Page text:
We live in an area where a lot of apples are grown. Our new facility is right on the border of Henderson County, which is the seventh largest apple producing county in the United States. While there are a lot of apples grown here most are dessert or culinary apples, true cider apple are a challenge to find. There are several varieties that are known to make good cider. Then there are a bunch of varieties that are complete unknowns. So we are doing a lot of test batches and have found some great apples and some that are not worth using. We are having fun discovering the apples around us.
Today we pressed our first apples in our new facility. It was a small pressing of a bushel of apples but it gave us a chance to test out our newly purchased and build equipment. I’m very happy to say everything worked really well. It was just enough to give us 2 ½ gallons. The half-gallon we drank (yum) and the rest will be test batches.
In the UK and Europe there are quite a few cider press makers. Unfortunately in the US there are not many options for mid-priced rack and cloth presses so we decided to build our own. It is based on a 20 ton arbor press and has room for 2 press trays. So while one stack of cheeses is being pressed the next stack can be constructed. The design is inspired by a press built by Reverend Nat of Reverend Nat’s Hard Cider, who was kind enough to give us some pointers based on his experience.
Our apple grinder has arrived and is an impressive piece of machinery. We did a fair amount of research before ordering and ended up buying an Italian made Zambelli MuliMAX. It’s rated for 3000-4000 pounds per hour so it should be plenty for our first few years. http://www.zambellienotech.it/eng/altri_mulimix.htm
Apples, apples, everywhere! I don’t know if I’m just noticing apples more because I’m paying attention, but it seems as if there are apple stories everywhere. Here are two of my (Joanna) recent favorites:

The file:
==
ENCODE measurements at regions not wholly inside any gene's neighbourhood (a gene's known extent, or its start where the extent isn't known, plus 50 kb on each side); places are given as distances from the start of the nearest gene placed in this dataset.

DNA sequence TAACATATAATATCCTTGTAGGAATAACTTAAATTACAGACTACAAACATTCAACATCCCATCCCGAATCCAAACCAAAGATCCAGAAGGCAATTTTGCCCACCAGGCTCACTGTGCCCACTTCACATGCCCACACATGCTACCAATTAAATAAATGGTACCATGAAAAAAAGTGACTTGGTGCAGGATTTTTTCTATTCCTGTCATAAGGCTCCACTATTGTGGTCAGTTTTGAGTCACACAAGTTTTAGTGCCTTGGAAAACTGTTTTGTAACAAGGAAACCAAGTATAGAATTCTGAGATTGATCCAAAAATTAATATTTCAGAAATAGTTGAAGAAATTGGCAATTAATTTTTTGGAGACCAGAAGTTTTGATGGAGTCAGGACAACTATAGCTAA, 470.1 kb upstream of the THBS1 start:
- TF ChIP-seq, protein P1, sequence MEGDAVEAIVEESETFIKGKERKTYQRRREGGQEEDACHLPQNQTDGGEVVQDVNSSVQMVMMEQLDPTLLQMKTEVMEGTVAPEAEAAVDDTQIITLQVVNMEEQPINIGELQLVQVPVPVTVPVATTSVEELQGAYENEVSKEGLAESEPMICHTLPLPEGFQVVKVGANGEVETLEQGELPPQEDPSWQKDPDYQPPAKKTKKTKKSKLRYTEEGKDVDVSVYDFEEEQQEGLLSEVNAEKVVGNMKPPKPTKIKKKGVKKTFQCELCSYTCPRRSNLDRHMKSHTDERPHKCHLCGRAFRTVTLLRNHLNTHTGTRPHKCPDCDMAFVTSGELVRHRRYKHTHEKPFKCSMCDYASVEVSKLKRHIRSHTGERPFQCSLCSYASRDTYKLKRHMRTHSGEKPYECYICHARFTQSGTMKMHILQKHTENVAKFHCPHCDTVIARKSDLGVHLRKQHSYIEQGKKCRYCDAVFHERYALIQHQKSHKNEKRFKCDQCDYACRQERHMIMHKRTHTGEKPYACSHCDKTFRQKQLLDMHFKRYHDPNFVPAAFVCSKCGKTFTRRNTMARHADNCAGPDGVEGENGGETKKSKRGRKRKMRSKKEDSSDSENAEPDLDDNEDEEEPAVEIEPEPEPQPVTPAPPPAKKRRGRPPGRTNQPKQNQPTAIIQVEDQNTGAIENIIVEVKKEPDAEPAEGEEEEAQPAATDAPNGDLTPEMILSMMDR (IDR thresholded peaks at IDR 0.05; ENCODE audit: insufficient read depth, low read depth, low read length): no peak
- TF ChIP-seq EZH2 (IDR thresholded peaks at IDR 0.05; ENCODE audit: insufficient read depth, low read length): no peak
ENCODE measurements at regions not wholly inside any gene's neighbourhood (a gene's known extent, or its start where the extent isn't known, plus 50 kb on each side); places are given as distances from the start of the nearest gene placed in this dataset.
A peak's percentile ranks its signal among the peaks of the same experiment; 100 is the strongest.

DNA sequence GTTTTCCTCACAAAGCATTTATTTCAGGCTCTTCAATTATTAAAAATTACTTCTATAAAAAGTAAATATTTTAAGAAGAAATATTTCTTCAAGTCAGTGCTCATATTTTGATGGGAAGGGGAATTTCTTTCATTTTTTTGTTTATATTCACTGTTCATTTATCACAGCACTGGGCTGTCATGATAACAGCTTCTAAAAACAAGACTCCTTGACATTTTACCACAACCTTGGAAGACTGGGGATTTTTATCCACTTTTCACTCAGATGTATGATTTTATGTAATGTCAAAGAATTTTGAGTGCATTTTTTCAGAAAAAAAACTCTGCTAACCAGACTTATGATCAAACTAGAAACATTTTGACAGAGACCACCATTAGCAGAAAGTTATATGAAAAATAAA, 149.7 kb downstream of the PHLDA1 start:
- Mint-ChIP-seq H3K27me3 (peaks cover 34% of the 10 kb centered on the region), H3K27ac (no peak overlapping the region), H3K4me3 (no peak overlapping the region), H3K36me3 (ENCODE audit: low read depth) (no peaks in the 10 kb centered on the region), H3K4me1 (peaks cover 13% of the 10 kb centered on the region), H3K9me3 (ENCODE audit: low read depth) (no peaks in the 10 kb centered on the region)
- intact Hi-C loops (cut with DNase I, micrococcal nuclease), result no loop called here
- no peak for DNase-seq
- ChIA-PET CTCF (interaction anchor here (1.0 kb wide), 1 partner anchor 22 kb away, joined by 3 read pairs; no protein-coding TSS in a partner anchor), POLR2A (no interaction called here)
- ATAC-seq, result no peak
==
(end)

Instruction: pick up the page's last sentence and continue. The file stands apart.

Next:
NPR: Not the most positive story for a budding hard cider company to hear, NPR recently did a story on Michigan state’s short supply of apples. It does end on a positive note. (And makes us thankful that we are finding apples in NC for our cider!)
Martha Stewart Living: There’s a great apple story in the October issue of Martha Stewart Living about Super Chilly Farm in Palermo, Maine. The photographic story highlights how pomologist (that’s an apple scientist) John Bunker is cultivating more than 200 varieties of heirloom apples, some of which are derived from varieties that are over 200 years old. Super Chilly Farm is in its third year of an apple CSA. How cool! Noble Cider is planning a field trip…
What apple stories have you seen lately? Please share with us here or email me joanna (at) noblecider (dot) com.
Lief and I cut down our HDPE sheets to make the press plates that go between the ‘cheese’ layers. We decided to cut grooves in both directions to allow juice to flow easier, as well as adding texture for the cloth to grip. Apples coming next week! Let the games begin. . .
We’ve been having fun making gallon batches of cider. The Rhode Island Greening is pretty awesome–too bad there aren’t enough around here. I just picked up some Cortland and Jonathon to make another tasty blend, which are varieties that we can get in quantity here in NC. Thanks to Sky Top Orchard of Flat Rock, NC! Cheers to a long-term and fruitful relationship!
And long live Noble Cider!!! Well, I pushed ‘send’ on our Winery permit for the Feds. Bond payment will be in the mail right behind it. Good lord, what have we done. . . . .
I feel like we need to christen the occasion by smashing a bottle of cider across the bow of our apple press—the proverbial ‘smack-on-the-butt’ to ease this thing out into deeper water. Let’s steer this puppy out of the port already. Three sheets to the wind!
Now we wait. And then wait some more.